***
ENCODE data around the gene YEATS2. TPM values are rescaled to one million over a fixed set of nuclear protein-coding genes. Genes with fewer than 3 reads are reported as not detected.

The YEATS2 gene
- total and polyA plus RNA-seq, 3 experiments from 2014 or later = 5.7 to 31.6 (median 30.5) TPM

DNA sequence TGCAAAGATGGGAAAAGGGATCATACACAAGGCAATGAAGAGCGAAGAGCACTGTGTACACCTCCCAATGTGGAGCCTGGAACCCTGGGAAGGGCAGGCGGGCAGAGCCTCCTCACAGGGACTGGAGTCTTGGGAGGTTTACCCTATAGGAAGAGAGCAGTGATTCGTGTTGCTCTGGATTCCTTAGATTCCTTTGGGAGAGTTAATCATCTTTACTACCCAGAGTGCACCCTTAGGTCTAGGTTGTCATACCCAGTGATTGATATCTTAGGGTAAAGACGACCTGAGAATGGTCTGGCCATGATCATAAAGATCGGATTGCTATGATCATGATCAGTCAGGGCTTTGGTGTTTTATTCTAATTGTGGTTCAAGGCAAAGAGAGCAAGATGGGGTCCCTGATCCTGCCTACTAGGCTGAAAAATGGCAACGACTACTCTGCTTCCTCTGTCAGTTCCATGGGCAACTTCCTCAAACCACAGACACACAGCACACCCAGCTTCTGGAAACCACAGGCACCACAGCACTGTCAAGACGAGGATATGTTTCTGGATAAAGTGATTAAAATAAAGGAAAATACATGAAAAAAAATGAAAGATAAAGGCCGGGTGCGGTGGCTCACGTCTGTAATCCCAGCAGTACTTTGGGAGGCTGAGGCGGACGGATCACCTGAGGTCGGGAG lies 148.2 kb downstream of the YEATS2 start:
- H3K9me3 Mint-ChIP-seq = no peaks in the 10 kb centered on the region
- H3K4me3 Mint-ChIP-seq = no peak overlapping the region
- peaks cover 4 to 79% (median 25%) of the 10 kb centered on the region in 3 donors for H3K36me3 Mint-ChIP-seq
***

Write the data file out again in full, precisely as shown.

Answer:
ENCODE data around the gene YEATS2. TPM values are rescaled to one million over a fixed set of nuclear protein-coding genes. Genes with fewer than 3 reads are reported as not detected.

The YEATS2 gene
- total and polyA plus RNA-seq, 3 experiments from 2014 or later = 5.7 to 31.6 (median 30.5) TPM

DNA sequence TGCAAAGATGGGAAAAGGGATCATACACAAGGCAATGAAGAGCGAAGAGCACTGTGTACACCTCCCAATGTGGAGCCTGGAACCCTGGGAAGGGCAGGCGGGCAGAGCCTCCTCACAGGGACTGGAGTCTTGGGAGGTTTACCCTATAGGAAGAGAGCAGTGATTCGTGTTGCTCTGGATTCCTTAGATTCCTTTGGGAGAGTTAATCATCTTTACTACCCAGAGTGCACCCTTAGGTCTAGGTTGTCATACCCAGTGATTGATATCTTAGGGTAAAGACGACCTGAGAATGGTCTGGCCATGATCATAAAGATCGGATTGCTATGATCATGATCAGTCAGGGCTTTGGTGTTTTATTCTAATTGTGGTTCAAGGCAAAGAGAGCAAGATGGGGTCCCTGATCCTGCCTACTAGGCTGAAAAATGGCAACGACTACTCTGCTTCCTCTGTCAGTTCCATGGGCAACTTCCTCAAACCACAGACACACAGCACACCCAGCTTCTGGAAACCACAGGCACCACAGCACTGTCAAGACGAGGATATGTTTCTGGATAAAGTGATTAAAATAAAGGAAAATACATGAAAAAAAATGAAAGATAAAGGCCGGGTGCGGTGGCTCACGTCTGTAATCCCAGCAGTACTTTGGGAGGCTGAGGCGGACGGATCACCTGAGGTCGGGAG lies 148.2 kb downstream of the YEATS2 start:
- H3K9me3 Mint-ChIP-seq = no peaks in the 10 kb centered on the region
- H3K4me3 Mint-ChIP-seq = no peak overlapping the region
- peaks cover 4 to 79% (median 25%) of the 10 kb centered on the region in 3 donors for H3K36me3 Mint-ChIP-seq